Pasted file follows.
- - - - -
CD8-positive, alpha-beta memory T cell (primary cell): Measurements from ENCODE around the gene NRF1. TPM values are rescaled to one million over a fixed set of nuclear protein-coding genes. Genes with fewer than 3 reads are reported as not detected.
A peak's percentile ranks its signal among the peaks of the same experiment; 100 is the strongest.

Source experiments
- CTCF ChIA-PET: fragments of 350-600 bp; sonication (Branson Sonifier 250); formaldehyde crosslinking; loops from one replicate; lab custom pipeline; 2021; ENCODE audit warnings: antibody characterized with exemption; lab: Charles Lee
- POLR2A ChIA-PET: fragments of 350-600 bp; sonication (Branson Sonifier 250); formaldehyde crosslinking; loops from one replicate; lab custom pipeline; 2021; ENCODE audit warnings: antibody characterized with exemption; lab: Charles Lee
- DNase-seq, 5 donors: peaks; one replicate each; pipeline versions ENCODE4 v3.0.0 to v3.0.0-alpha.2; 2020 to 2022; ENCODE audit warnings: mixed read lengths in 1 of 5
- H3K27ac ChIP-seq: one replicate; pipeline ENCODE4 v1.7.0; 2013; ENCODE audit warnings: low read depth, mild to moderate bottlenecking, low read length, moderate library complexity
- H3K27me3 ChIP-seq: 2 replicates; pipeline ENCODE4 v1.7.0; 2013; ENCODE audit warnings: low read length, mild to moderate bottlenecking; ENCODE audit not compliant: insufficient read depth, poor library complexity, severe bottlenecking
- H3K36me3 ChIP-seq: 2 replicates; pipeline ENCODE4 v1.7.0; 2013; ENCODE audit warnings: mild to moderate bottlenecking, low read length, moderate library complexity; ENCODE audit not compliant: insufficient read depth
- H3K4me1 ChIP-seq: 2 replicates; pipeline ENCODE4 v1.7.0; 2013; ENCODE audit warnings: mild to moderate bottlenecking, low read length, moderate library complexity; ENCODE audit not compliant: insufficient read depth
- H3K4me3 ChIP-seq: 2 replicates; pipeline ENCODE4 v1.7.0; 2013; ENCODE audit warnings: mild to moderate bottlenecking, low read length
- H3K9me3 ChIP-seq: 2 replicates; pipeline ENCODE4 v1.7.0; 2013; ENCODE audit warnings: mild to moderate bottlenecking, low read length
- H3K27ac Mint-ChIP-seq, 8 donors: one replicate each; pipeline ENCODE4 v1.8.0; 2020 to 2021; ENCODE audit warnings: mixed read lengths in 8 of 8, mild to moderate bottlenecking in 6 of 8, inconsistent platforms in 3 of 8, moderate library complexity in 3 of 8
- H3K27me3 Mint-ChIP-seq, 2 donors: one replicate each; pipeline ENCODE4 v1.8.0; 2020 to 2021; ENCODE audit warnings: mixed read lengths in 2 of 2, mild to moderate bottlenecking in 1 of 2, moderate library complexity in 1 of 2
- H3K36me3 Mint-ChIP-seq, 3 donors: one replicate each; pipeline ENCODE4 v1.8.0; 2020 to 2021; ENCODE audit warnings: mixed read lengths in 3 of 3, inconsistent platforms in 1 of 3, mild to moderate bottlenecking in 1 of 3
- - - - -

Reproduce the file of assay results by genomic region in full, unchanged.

CD8-positive, alpha-beta memory T cell (primary cell): Measurements from ENCODE around the gene NRF1. TPM values are rescaled to one million over a fixed set of nuclear protein-coding genes. Genes with fewer than 3 reads are reported as not detected.
A peak's percentile ranks its signal among the peaks of the same experiment; 100 is the strongest.

Source experiments
- CTCF ChIA-PET: fragments of 350-600 bp; sonication (Branson Sonifier 250); formaldehyde crosslinking; loops from one replicate; lab custom pipeline; 2021; ENCODE audit warnings: antibody characterized with exemption; lab: Charles Lee
- POLR2A ChIA-PET: fragments of 350-600 bp; sonication (Branson Sonifier 250); formaldehyde crosslinking; loops from one replicate; lab custom pipeline; 2021; ENCODE audit warnings: antibody characterized with exemption; lab: Charles Lee
- DNase-seq, 5 donors: peaks; one replicate each; pipeline versions ENCODE4 v3.0.0 to v3.0.0-alpha.2; 2020 to 2022; ENCODE audit warnings: mixed read lengths in 1 of 5
- H3K27ac ChIP-seq: one replicate; pipeline ENCODE4 v1.7.0; 2013; ENCODE audit warnings: low read depth, mild to moderate bottlenecking, low read length, moderate library complexity
- H3K27me3 ChIP-seq: 2 replicates; pipeline ENCODE4 v1.7.0; 2013; ENCODE audit warnings: low read length, mild to moderate bottlenecking; ENCODE audit not compliant: insufficient read depth, poor library complexity, severe bottlenecking
- H3K36me3 ChIP-seq: 2 replicates; pipeline ENCODE4 v1.7.0; 2013; ENCODE audit warnings: mild to moderate bottlenecking, low read length, moderate library complexity; ENCODE audit not compliant: insufficient read depth
- H3K4me1 ChIP-seq: 2 replicates; pipeline ENCODE4 v1.7.0; 2013; ENCODE audit warnings: mild to moderate bottlenecking, low read length, moderate library complexity; ENCODE audit not compliant: insufficient read depth
- H3K4me3 ChIP-seq: 2 replicates; pipeline ENCODE4 v1.7.0; 2013; ENCODE audit warnings: mild to moderate bottlenecking, low read length
- H3K9me3 ChIP-seq: 2 replicates; pipeline ENCODE4 v1.7.0; 2013; ENCODE audit warnings: mild to moderate bottlenecking, low read length
- H3K27ac Mint-ChIP-seq, 8 donors: one replicate each; pipeline ENCODE4 v1.8.0; 2020 to 2021; ENCODE audit warnings: mixed read lengths in 8 of 8, mild to moderate bottlenecking in 6 of 8, inconsistent platforms in 3 of 8, moderate library complexity in 3 of 8
- H3K27me3 Mint-ChIP-seq, 2 donors: one replicate each; pipeline ENCODE4 v1.8.0; 2020 to 2021; ENCODE audit warnings: mixed read lengths in 2 of 2, mild to moderate bottlenecking in 1 of 2, moderate library complexity in 1 of 2
- H3K36me3 Mint-ChIP-seq, 3 donors: one replicate each; pipeline ENCODE4 v1.8.0; 2020 to 2021; ENCODE audit warnings: mixed read lengths in 3 of 3, inconsistent platforms in 1 of 3, mild to moderate bottlenecking in 1 of 3